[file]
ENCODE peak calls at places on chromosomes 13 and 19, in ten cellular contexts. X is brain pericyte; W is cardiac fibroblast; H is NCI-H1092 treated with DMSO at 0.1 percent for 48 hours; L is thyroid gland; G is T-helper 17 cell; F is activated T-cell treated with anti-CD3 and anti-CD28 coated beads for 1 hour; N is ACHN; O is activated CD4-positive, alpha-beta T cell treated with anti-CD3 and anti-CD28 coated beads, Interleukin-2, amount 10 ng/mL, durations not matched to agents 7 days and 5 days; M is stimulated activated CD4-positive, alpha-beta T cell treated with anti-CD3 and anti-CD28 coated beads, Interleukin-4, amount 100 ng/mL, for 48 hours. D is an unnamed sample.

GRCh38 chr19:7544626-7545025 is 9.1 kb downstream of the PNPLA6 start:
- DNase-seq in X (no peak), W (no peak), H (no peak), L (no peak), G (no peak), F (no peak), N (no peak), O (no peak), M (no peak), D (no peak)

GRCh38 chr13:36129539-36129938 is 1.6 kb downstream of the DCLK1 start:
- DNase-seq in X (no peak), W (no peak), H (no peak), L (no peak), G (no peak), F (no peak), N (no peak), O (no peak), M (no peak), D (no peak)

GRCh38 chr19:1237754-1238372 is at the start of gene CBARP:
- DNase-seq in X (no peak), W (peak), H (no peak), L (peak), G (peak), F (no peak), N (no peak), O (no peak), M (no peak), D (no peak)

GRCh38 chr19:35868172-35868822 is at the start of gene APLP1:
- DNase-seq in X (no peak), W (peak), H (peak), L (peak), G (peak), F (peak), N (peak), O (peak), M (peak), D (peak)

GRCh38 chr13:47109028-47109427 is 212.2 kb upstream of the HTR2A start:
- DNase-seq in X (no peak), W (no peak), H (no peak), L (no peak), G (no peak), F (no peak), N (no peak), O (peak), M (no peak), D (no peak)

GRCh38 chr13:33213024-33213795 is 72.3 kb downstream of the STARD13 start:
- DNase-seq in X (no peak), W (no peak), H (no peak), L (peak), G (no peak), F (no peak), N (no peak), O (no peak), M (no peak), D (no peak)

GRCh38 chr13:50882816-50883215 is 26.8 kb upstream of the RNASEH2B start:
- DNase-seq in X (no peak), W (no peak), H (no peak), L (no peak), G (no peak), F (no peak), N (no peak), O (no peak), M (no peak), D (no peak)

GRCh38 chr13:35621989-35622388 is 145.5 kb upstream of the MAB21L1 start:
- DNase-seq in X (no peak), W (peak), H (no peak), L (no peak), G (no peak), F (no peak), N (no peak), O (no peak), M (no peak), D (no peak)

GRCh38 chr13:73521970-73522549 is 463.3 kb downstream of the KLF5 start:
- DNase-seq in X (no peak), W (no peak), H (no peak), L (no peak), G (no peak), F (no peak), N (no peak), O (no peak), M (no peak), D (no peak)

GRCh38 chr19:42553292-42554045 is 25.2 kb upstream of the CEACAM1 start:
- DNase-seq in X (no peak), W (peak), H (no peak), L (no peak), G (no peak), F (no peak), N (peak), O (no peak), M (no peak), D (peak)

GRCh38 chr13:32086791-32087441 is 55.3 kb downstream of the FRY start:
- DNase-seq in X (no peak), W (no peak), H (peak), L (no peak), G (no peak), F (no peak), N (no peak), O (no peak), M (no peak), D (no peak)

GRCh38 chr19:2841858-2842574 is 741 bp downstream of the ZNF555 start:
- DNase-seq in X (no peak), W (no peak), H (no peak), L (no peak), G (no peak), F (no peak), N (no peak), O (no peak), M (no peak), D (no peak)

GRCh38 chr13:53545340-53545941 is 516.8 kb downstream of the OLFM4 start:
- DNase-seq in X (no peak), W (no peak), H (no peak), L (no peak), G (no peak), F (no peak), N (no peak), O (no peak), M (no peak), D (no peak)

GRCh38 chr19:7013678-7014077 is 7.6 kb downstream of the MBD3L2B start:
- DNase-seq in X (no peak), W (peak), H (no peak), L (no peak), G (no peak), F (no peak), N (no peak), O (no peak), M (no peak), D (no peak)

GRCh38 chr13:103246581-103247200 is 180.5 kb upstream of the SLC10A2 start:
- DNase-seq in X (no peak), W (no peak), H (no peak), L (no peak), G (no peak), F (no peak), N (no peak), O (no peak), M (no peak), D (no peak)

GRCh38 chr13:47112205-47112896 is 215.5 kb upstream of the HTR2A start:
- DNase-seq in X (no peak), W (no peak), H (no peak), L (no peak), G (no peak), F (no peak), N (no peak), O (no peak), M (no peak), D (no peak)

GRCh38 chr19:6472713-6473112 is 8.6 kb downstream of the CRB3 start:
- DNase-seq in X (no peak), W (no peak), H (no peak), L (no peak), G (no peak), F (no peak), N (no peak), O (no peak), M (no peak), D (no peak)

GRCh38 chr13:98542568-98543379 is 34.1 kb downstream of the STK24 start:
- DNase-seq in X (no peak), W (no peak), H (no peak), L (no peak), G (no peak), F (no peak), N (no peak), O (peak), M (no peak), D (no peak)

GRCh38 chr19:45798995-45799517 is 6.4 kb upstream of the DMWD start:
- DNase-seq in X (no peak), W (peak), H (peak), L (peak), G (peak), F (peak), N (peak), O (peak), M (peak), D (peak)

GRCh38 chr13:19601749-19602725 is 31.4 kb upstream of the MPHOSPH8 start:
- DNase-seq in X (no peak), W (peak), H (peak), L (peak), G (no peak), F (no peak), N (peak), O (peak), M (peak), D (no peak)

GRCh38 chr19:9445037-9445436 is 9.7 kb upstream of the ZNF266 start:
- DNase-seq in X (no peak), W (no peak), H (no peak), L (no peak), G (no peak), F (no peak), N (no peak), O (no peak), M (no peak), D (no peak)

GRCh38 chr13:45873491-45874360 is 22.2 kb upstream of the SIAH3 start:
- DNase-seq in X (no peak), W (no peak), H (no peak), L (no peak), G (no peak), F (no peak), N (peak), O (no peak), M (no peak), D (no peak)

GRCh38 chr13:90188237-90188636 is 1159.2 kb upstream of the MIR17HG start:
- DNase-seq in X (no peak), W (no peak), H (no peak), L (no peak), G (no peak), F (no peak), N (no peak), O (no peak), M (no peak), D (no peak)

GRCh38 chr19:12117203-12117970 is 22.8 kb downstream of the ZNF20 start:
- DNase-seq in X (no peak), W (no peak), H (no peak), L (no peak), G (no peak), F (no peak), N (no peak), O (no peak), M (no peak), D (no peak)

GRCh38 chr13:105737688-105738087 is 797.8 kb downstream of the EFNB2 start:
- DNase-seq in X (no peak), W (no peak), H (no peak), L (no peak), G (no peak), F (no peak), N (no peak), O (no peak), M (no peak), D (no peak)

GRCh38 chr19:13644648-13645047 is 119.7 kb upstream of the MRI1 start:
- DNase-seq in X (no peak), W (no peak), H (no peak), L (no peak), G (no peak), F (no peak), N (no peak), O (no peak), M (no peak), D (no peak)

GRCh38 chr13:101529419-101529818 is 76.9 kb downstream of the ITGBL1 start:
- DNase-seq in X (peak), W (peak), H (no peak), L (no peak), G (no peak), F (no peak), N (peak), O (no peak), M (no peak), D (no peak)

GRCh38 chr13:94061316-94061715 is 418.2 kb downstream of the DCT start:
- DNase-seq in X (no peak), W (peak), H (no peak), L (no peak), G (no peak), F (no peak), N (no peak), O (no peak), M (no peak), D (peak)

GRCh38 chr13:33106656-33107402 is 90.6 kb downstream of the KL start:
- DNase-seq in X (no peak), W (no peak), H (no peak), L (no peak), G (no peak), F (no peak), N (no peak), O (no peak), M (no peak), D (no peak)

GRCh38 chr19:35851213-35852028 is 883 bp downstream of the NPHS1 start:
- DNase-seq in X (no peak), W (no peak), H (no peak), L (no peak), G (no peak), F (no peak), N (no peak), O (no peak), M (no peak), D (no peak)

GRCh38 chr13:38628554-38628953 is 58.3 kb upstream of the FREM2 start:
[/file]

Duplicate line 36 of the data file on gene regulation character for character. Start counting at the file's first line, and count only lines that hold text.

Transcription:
GRCh38 chr13:98542568-98543379 is 34.1 kb downstream of the STK24 start: